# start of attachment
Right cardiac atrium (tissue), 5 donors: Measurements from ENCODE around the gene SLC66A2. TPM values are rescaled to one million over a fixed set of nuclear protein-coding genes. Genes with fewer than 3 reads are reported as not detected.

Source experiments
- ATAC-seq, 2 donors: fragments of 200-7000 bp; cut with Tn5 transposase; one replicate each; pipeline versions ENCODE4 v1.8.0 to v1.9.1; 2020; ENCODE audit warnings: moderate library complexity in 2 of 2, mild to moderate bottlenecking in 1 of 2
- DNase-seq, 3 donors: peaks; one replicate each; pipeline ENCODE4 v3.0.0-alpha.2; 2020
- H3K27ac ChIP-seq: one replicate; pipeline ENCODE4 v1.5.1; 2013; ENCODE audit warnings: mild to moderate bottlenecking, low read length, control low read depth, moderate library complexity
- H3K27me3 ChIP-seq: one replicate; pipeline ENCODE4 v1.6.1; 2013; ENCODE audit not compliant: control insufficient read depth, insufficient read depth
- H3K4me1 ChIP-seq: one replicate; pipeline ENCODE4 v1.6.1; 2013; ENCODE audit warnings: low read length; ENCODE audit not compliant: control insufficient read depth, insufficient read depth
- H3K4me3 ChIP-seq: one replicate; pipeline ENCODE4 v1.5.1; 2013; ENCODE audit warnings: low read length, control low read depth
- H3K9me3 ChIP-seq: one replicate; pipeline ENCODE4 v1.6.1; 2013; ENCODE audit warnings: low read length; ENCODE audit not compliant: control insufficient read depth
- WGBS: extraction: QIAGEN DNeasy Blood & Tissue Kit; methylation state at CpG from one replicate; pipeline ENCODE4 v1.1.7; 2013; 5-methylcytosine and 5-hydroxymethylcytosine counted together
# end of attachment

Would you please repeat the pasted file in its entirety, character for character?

Right cardiac atrium (tissue), 5 donors: Measurements from ENCODE around the gene SLC66A2. TPM values are rescaled to one million over a fixed set of nuclear protein-coding genes. Genes with fewer than 3 reads are reported as not detected.

Source experiments
- ATAC-seq, 2 donors: fragments of 200-7000 bp; cut with Tn5 transposase; one replicate each; pipeline versions ENCODE4 v1.8.0 to v1.9.1; 2020; ENCODE audit warnings: moderate library complexity in 2 of 2, mild to moderate bottlenecking in 1 of 2
- DNase-seq, 3 donors: peaks; one replicate each; pipeline ENCODE4 v3.0.0-alpha.2; 2020
- H3K27ac ChIP-seq: one replicate; pipeline ENCODE4 v1.5.1; 2013; ENCODE audit warnings: mild to moderate bottlenecking, low read length, control low read depth, moderate library complexity
- H3K27me3 ChIP-seq: one replicate; pipeline ENCODE4 v1.6.1; 2013; ENCODE audit not compliant: control insufficient read depth, insufficient read depth
- H3K4me1 ChIP-seq: one replicate; pipeline ENCODE4 v1.6.1; 2013; ENCODE audit warnings: low read length; ENCODE audit not compliant: control insufficient read depth, insufficient read depth
- H3K4me3 ChIP-seq: one replicate; pipeline ENCODE4 v1.5.1; 2013; ENCODE audit warnings: low read length, control low read depth
- H3K9me3 ChIP-seq: one replicate; pipeline ENCODE4 v1.6.1; 2013; ENCODE audit warnings: low read length; ENCODE audit not compliant: control insufficient read depth
- WGBS: extraction: QIAGEN DNeasy Blood & Tissue Kit; methylation state at CpG from one replicate; pipeline ENCODE4 v1.1.7; 2013; 5-methylcytosine and 5-hydroxymethylcytosine counted together